ch 7_Econ 281_Fall_2010 - 1. 2. InputDemands 3. Accounting...

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 1. Implicit and explicit costs 2.   Long Run Cost Minimization The constrained minimization problem Input Demands 3.   Short Run Cost Minimization
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Accounting costs Accounting costs: explicit costs (direct monetary outlays) PLUS accounting depreciation Accounting depreciation is the fall in the value of the firm’s capital, and accountants calculate it relying on Canada Revenue Agency information (which relies on the historical series of prices)
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Economic costs Economic costs =Explicit Costs PLUS Implicit Costs Explicit costs : direct monetary outlays (expenses) Implicit costs : economic depreciation and opportunity cost Economic depreciation: the opportunity cost of a firm using capital that it owns—measured as the change in the market value of capital over a given period (that is, the current market price of what the firm currently owns matched against the price the firm paid for it) Opportunity Cost: The highest-valued alternative forgone is the opportunity cost of a firm’s production
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Opportunity Cost Example: You start an internet company. Say you could have earned $55,000 as salesman instead of starting your own business or teach at a high school for $40,000 Then $55,000 is the opportunity cost of starting your internet company The opportunity cost is the highest-valued alternative forgone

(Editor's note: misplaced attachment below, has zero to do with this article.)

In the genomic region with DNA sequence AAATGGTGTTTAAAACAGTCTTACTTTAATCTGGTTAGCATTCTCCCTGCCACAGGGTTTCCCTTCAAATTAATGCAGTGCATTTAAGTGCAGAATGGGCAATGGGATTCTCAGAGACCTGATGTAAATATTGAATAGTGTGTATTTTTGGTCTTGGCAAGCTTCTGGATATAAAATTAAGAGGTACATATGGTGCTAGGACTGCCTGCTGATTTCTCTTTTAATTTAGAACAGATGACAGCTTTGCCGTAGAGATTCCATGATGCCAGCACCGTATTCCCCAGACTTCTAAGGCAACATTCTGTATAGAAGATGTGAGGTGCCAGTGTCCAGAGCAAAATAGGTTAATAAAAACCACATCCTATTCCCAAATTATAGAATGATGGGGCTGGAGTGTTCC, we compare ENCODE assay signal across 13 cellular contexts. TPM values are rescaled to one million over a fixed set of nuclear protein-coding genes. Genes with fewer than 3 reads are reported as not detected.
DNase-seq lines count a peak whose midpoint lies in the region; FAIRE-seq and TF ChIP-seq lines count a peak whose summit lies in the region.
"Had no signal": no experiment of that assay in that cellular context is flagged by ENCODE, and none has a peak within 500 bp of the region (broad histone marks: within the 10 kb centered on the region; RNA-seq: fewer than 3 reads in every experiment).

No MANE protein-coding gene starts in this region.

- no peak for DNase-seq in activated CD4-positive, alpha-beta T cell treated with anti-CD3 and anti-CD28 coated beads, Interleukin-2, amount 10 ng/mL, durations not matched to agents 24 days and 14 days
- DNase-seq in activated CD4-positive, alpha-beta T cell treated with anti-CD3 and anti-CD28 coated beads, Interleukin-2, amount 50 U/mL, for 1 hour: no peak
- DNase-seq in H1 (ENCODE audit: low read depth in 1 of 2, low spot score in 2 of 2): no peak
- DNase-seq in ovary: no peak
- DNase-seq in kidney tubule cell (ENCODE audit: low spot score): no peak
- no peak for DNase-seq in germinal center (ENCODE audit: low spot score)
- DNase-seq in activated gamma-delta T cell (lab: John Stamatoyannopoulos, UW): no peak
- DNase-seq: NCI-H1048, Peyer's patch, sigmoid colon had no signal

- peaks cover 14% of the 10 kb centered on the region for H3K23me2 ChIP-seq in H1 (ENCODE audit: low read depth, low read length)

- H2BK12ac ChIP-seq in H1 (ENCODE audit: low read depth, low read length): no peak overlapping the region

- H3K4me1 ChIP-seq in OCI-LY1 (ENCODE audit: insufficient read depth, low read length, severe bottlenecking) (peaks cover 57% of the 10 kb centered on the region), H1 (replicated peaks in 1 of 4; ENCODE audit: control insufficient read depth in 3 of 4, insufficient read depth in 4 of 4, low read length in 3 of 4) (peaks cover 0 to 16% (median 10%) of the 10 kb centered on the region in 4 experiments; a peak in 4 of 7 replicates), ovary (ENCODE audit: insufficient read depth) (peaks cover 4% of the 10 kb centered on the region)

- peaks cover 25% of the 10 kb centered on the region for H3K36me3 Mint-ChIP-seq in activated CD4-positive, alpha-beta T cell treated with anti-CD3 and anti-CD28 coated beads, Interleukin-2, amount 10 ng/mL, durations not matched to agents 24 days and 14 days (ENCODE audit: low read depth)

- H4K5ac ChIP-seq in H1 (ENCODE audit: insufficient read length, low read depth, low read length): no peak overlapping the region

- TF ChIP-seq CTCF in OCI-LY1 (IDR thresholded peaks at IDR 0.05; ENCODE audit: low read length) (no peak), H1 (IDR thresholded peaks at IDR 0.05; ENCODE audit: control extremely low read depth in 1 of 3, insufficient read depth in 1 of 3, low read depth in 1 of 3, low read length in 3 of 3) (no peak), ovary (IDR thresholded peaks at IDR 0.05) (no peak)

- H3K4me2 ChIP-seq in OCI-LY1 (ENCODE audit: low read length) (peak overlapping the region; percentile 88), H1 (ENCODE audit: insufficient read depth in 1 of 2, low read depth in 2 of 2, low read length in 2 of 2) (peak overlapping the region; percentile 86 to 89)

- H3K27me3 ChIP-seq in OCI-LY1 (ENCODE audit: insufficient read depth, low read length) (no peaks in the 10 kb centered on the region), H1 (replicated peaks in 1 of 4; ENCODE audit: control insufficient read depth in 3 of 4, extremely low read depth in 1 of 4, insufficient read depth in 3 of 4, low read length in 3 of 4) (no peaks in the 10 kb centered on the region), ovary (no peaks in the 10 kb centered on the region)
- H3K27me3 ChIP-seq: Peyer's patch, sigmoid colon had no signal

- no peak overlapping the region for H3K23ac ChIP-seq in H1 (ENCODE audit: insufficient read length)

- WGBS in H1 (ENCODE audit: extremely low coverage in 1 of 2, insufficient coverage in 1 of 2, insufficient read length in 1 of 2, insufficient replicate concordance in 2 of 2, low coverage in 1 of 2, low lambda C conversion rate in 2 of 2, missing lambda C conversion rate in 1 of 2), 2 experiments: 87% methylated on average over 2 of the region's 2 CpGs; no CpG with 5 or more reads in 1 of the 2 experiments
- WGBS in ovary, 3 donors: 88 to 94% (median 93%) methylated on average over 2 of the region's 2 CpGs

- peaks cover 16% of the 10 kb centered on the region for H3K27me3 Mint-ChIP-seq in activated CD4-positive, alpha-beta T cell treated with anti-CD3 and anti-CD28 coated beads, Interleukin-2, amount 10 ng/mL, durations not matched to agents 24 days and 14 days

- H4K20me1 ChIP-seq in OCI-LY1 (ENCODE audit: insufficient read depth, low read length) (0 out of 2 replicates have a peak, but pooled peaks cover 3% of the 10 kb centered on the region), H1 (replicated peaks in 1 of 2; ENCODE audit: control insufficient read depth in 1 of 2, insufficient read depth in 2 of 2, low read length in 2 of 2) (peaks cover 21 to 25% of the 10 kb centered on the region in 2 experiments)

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PROFITS Accounting profit Total revenue minus accounting costs Economic profit Total revenue minus economic costs
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Example You start an internet company. Say, you could have earned $55,000 as salesman (opportunity cost). The first year you have earn $100,000 of revenues and paid $50,000 to your only employee. The market value of your computers (after one year of usage) makes a total of $17,000 versus the $25,000 you paid them. The economic depreciation is $8,000. Instead, the value of the computers for your accountant is $22,000 for a depreciation of $3,000. What is your economic profit? $-13,000=$100,000-$8,000-$50,000-$55,000 You suffer an economic loss What is your accounting profit? $47,000=$100,000-$3,000-$50,000
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From now on, we will focus mostly on production processes that utilize two inputs Labour (L) and Capital (K) We will be concerned only with the explicit costs of Labour and Capital Why? Adding opportunity cost analysis would complicate the exposition too much, and there is the problem that it is intangible. Note: From now on, w denotes the price of a unit of labour (flow) and r denotes the price of a unit of capital (flow)
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The ISOCOST line is the set of combinations of K and L that cost a given amount. TC = rK + wL …or… (TC stands for Total Cost) K = TC 0 /r – (w/r)L …is the isocost line Slope: -(w/r) (negative) Intercept: TC 0 /r (positive) Example: say r = $1 and w = $7 Then the isocost line corresponding to a Total Cost of $100 is 100 = 1K + 7 L or K= -7L +100 ISOCOST LINE
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L K TC 0 /w TC 1 /w TC 2 /w TC 2 /r TC 1 /r TC 0 /r Slope = -w/r Direction of DECREASE in total cost Isocost Lines
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This note was uploaded on 10/04/2011 for the course ECONOMICS 281 taught by Professor Vg during the Spring '09 term at University of Alberta.

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ch 7_Econ 281_Fall_2010 - 1. 2. InputDemands 3. Accounting...

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